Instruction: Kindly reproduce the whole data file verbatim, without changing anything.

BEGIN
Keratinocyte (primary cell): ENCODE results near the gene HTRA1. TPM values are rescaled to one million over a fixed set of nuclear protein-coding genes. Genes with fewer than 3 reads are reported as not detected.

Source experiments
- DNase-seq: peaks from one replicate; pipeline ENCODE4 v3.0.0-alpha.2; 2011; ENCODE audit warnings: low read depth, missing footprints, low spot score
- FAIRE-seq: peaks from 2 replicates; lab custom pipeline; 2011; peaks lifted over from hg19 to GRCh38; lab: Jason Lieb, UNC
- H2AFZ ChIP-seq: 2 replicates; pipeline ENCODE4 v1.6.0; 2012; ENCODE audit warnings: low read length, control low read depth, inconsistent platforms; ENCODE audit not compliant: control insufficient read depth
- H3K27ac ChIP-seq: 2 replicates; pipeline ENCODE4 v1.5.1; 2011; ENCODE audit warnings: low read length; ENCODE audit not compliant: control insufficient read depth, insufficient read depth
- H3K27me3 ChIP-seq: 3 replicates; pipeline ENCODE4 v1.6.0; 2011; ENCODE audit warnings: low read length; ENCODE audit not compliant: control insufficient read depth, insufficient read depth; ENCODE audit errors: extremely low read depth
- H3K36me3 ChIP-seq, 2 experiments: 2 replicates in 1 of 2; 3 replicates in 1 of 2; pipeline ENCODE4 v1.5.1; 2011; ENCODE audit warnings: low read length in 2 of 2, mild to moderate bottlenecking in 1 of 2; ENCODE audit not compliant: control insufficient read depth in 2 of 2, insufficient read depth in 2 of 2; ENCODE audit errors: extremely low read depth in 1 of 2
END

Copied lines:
Keratinocyte (primary cell): ENCODE results near the gene HTRA1. TPM values are rescaled to one million over a fixed set of nuclear protein-coding genes. Genes with fewer than 3 reads are reported as not detected.

Source experiments
- DNase-seq: peaks from one replicate; pipeline ENCODE4 v3.0.0-alpha.2; 2011; ENCODE audit warnings: low read depth, missing footprints, low spot score
- FAIRE-seq: peaks from 2 replicates; lab custom pipeline; 2011; peaks lifted over from hg19 to GRCh38; lab: Jason Lieb, UNC
- H2AFZ ChIP-seq: 2 replicates; pipeline ENCODE4 v1.6.0; 2012; ENCODE audit warnings: low read length, control low read depth, inconsistent platforms; ENCODE audit not compliant: control insufficient read depth
- H3K27ac ChIP-seq: 2 replicates; pipeline ENCODE4 v1.5.1; 2011; ENCODE audit warnings: low read length; ENCODE audit not compliant: control insufficient read depth, insufficient read depth
- H3K27me3 ChIP-seq: 3 replicates; pipeline ENCODE4 v1.6.0; 2011; ENCODE audit warnings: low read length; ENCODE audit not compliant: control insufficient read depth, insufficient read depth; ENCODE audit errors: extremely low read depth
- H3K36me3 ChIP-seq, 2 experiments: 2 replicates in 1 of 2; 3 replicates in 1 of 2; pipeline ENCODE4 v1.5.1; 2011; ENCODE audit warnings: low read length in 2 of 2, mild to moderate bottlenecking in 1 of 2; ENCODE audit not compliant: control insufficient read depth in 2 of 2, insufficient read depth in 2 of 2; ENCODE audit errors: extremely low read depth in 1 of 2